Newtonian mechanics came to be regarded as the ultimate explanatory science: phenomena of any kind, it was believed, could and should be explained in terms of mechanical conceptions. Newtonian physics was used to support the deistic view that God had created the world as a perfect machine that then required no further interference from Him, the Newtonian world machine or Clockwork Universe. These ideals were typified in Laplace's view that a Supreme Intelligence, armed with a knowledge of Newtonian laws of nature and a knowledge of the positions and velocities of all particles in the Universe at any moment, could deduce the state of the Universe at any time.
Needless to say, obtaining a completely detailed description of the entire Universe at any one time was not a realistic undertaking, nor was solving all the equations required to predict its future course. But that wasn't the point. It was enough that the future was ordained. If you accepted the proposition that humans were entirely physical systems, composed of particles of matter obeying physical laws of motion, then in principle, every future human action would be already determined by the past. For some this was the ultimate indication of God: where there was a design there must be a Designer, where there was a clock there must have been a Clockmaker. For others it was just the opposite, a denial of the doctrine of free will which asserts that human beings are free to determine their own actions. Even for those without religious convictions, the notion that our every thought and action was predetermined in principle, even if unpredictable in practice, made the Newtonian Universe seem strangely discordant with our everyday experience of the vagaries of human life.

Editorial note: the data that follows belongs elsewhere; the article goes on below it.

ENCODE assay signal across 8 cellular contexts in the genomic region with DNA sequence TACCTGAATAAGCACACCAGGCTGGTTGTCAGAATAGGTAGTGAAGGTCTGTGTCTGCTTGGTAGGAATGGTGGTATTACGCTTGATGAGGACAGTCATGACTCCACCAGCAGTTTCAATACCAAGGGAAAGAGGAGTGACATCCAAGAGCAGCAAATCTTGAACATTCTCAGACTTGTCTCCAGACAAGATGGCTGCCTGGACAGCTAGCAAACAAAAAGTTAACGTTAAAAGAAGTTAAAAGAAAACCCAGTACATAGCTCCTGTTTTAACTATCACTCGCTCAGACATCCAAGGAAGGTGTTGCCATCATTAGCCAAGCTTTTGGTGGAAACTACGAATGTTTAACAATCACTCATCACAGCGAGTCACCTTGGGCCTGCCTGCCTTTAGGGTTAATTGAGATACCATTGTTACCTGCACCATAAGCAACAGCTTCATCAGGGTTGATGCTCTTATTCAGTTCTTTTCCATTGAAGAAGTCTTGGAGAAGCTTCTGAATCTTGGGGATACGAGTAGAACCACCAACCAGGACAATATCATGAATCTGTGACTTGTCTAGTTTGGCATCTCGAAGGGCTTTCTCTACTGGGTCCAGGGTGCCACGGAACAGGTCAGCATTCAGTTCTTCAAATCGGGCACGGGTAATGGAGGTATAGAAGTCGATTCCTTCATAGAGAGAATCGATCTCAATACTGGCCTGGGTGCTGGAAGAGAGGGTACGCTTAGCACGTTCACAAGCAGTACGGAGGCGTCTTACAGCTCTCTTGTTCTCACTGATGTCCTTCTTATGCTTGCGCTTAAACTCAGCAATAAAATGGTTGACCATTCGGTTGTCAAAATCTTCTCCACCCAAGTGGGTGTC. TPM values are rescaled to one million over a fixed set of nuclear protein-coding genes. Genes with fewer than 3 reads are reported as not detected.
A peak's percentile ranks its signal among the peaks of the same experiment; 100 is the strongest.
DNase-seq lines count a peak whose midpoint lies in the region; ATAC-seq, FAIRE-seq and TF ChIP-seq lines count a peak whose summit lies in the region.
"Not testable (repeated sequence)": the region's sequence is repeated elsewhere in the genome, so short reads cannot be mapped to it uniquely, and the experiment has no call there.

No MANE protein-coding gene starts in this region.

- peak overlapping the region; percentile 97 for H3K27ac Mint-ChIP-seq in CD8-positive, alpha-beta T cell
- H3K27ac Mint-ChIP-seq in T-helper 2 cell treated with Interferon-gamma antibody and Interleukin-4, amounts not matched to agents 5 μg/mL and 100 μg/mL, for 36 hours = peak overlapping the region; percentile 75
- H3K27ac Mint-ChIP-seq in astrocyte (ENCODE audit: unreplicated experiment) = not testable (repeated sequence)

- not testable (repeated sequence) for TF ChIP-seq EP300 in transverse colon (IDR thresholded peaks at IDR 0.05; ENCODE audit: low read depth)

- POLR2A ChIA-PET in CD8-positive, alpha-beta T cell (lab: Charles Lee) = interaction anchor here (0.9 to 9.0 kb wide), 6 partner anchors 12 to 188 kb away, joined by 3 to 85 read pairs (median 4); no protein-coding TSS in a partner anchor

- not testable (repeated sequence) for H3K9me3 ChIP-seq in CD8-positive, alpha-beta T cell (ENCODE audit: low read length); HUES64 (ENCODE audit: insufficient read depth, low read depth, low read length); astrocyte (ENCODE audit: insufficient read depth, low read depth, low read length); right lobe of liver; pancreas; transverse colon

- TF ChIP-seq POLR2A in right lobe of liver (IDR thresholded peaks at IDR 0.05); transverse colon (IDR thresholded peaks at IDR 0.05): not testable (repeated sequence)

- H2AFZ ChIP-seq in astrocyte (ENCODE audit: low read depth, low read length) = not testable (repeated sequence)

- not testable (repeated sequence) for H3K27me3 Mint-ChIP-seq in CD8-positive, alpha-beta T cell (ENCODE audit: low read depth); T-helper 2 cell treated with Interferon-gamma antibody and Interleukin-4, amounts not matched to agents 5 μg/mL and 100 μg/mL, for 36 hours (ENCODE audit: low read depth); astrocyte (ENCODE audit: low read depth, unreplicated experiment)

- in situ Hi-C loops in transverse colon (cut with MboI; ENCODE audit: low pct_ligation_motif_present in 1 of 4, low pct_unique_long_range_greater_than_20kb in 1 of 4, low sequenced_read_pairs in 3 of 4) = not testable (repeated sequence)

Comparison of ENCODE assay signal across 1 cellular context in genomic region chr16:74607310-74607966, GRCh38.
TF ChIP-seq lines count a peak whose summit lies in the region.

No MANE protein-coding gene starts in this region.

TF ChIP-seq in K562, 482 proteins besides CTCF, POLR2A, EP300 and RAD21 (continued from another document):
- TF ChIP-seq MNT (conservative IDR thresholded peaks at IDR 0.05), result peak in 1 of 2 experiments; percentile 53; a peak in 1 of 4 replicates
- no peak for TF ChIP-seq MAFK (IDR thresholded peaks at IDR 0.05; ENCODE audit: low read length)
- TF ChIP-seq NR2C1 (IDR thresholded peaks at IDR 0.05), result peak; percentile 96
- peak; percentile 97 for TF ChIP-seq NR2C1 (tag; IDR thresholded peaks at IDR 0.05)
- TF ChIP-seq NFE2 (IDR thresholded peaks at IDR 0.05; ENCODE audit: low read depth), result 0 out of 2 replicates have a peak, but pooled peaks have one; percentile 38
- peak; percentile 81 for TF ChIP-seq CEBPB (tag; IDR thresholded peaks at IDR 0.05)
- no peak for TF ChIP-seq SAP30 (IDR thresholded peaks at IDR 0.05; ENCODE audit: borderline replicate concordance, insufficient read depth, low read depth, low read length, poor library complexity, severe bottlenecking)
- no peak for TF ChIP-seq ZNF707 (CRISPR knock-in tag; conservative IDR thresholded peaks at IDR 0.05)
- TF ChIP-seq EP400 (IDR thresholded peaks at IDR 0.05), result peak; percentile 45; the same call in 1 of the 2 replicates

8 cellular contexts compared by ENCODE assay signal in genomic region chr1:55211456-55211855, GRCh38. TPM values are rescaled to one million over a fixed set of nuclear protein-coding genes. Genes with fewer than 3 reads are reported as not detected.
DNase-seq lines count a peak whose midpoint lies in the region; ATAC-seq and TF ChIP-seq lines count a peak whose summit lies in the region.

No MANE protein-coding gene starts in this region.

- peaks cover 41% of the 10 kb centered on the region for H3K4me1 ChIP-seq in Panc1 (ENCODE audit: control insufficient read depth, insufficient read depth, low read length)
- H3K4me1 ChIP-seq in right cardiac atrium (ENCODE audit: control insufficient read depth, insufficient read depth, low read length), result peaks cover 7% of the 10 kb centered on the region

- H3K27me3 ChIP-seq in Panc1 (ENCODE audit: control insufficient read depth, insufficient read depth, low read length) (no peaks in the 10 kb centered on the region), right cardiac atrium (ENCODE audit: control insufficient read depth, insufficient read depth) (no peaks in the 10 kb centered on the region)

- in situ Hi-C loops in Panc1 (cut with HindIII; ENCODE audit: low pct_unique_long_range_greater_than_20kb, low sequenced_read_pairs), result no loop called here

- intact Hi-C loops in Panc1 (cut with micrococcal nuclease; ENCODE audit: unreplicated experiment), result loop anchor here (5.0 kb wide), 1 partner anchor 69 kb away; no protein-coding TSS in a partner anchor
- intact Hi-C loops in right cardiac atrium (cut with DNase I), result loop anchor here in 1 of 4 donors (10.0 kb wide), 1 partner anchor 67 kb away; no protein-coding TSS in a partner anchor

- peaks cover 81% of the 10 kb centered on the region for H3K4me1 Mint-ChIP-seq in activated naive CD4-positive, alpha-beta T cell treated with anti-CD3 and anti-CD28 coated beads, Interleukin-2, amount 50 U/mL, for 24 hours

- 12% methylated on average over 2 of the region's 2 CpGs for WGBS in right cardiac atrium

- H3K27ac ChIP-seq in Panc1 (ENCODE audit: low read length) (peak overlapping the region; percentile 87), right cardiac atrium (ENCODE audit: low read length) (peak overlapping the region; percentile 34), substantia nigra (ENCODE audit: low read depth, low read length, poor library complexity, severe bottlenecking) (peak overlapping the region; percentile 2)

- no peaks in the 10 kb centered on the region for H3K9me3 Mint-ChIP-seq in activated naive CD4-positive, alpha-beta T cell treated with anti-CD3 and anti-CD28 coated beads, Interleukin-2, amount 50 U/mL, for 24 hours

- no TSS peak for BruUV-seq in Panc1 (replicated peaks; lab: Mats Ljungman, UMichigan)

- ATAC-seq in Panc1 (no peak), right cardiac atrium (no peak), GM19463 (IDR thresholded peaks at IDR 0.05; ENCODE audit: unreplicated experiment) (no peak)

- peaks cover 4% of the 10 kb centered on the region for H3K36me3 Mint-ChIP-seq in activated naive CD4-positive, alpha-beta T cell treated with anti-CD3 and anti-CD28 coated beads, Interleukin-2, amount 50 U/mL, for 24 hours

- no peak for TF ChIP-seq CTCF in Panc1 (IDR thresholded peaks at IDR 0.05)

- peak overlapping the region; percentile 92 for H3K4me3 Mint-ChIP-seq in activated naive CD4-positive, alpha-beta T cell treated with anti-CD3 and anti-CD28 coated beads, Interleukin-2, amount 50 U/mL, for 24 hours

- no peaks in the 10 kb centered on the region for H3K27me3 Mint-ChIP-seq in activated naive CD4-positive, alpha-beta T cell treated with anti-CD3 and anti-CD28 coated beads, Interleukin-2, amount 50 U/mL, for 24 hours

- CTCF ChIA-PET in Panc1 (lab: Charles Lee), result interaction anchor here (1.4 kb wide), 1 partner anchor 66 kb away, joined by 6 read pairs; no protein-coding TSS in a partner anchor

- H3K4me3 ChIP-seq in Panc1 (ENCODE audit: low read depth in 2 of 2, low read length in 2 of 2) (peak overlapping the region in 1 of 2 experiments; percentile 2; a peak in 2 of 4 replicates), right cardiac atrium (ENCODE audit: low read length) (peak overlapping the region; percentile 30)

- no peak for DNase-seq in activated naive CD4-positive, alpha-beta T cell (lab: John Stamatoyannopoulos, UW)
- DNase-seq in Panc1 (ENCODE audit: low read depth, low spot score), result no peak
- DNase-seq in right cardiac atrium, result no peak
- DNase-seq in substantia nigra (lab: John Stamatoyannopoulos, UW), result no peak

Celestial Mechanics:
Newton went beyond his simple laws of motion and gravitation to develop a whole set of mathematics to describe and calculate orbits. Today we can this mathematics calculus. And the science of applied calculus to orbits is called celestial mechanics. The key to calculus is the use of vectors. A vector is a quantity that has both magnitude and direction. It is typically represented symbolically by an arrow in the proper direction, whose length is proportional to the magnitude of the vector. Although a vector has magnitude and direction, it does not have position. A vector is not altered if it is displaced parallel to itself as long as its length is not changed.